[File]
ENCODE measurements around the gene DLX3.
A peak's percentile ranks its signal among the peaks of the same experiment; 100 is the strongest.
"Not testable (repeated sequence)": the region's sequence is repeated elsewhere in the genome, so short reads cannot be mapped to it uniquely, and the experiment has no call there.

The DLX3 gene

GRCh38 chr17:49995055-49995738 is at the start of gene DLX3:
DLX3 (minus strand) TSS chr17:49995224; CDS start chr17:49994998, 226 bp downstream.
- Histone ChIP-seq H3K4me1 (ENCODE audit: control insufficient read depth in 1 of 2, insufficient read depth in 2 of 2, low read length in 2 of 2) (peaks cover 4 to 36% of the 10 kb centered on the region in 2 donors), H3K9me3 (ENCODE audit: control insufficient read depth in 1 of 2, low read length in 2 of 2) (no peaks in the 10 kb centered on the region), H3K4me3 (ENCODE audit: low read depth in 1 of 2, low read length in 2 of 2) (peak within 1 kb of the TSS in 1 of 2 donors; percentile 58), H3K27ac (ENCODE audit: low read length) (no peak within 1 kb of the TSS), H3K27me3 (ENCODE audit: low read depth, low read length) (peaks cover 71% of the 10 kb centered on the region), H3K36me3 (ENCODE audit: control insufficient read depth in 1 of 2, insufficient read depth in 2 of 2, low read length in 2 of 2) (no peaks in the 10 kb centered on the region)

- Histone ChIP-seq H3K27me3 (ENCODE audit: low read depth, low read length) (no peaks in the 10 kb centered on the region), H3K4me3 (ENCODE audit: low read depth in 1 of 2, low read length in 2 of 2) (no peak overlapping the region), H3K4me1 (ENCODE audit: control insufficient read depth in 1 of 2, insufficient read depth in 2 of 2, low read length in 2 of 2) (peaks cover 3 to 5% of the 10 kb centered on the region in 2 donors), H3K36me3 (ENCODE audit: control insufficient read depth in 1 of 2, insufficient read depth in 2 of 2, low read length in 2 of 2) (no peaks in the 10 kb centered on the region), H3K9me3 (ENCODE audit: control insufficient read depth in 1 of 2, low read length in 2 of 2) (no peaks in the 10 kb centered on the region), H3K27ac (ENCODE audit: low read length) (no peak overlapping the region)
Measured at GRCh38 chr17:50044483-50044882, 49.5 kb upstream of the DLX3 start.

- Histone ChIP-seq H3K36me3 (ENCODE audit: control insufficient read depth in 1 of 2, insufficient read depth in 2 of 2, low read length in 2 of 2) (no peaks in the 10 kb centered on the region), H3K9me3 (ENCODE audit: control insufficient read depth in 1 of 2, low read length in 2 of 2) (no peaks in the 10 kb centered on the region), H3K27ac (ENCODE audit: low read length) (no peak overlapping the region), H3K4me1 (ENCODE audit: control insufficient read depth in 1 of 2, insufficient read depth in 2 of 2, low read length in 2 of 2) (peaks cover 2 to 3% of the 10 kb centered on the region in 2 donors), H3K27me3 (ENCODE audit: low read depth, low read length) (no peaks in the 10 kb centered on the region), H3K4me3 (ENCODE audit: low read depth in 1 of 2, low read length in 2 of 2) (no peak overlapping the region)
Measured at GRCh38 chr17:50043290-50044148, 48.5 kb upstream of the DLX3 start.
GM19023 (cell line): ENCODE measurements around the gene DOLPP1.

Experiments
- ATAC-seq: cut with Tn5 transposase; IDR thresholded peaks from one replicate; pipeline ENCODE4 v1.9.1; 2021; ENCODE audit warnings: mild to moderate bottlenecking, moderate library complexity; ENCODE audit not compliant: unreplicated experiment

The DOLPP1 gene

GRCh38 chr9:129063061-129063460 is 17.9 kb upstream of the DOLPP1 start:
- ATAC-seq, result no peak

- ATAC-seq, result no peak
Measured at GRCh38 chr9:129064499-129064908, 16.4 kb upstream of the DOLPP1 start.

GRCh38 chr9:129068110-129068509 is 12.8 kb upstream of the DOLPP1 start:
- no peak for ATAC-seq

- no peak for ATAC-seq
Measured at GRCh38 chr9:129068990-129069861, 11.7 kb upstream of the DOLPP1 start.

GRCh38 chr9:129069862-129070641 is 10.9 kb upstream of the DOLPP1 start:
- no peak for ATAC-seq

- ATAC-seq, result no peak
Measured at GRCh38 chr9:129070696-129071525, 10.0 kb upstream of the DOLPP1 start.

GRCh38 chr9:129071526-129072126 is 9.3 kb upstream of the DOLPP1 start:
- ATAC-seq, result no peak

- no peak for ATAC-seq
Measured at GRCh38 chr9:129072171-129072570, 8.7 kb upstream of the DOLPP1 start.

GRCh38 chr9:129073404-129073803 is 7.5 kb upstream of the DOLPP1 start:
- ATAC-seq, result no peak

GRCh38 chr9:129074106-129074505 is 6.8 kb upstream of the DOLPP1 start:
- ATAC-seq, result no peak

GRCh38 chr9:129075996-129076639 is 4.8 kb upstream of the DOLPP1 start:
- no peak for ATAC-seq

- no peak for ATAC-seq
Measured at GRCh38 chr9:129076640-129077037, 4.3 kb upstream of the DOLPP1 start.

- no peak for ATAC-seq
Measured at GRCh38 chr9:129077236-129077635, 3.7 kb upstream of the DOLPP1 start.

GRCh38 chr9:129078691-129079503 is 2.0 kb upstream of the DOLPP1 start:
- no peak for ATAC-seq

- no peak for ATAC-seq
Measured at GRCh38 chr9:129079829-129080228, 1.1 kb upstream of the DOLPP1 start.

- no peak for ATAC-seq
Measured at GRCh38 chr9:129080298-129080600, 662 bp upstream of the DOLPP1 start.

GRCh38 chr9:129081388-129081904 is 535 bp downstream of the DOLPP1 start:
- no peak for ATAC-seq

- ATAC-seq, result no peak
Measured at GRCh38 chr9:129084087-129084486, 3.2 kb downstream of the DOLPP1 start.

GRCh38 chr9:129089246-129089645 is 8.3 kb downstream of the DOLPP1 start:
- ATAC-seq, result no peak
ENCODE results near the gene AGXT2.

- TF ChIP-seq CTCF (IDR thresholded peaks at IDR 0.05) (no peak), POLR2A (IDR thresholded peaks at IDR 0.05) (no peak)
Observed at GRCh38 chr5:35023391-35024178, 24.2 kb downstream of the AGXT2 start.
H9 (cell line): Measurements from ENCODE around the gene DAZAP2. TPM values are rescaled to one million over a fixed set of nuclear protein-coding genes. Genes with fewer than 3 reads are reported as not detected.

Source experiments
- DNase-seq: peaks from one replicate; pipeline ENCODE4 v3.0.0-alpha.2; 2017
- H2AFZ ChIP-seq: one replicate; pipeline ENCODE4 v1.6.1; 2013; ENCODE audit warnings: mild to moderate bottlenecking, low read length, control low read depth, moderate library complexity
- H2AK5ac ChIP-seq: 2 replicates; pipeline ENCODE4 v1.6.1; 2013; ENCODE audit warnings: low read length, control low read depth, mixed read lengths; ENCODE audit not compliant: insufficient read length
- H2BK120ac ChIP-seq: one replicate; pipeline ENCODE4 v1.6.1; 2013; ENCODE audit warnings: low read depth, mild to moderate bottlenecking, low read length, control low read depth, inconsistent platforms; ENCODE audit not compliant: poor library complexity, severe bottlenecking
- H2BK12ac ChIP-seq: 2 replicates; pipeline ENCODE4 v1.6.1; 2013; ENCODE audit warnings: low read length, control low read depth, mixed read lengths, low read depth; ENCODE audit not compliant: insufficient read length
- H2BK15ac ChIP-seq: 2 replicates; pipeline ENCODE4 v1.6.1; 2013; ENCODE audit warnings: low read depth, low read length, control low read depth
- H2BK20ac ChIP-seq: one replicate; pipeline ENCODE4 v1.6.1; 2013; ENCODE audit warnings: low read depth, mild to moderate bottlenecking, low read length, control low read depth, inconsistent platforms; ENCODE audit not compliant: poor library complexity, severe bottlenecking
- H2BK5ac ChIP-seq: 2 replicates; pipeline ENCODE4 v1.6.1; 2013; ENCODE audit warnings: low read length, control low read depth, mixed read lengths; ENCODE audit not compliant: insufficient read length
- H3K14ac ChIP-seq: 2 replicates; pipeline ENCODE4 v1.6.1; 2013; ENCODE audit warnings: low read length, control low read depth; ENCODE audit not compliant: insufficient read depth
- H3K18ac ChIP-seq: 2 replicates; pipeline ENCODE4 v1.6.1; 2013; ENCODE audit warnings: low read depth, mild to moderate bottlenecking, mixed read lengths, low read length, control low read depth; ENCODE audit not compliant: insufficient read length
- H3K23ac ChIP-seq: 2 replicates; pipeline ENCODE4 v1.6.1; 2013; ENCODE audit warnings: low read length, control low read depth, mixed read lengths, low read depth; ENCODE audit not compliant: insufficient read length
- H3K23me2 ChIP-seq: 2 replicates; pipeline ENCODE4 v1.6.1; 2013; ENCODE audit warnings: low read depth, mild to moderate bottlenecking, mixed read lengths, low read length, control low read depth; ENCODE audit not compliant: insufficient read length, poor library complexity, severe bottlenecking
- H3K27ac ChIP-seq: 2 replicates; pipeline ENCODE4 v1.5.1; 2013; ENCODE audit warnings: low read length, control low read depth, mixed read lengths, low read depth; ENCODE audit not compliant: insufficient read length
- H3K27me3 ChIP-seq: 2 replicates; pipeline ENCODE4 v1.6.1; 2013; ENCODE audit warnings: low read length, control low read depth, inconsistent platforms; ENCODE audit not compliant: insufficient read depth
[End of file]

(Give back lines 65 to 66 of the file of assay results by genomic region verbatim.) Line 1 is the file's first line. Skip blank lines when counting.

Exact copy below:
- H2BK20ac ChIP-seq: one replicate; pipeline ENCODE4 v1.6.1; 2013; ENCODE audit warnings: low read depth, mild to moderate bottlenecking, low read length, control low read depth, inconsistent platforms; ENCODE audit not compliant: poor library complexity, severe bottlenecking
- H2BK5ac ChIP-seq: 2 replicates; pipeline ENCODE4 v1.6.1; 2013; ENCODE audit warnings: low read length, control low read depth, mixed read lengths; ENCODE audit not compliant: insufficient read length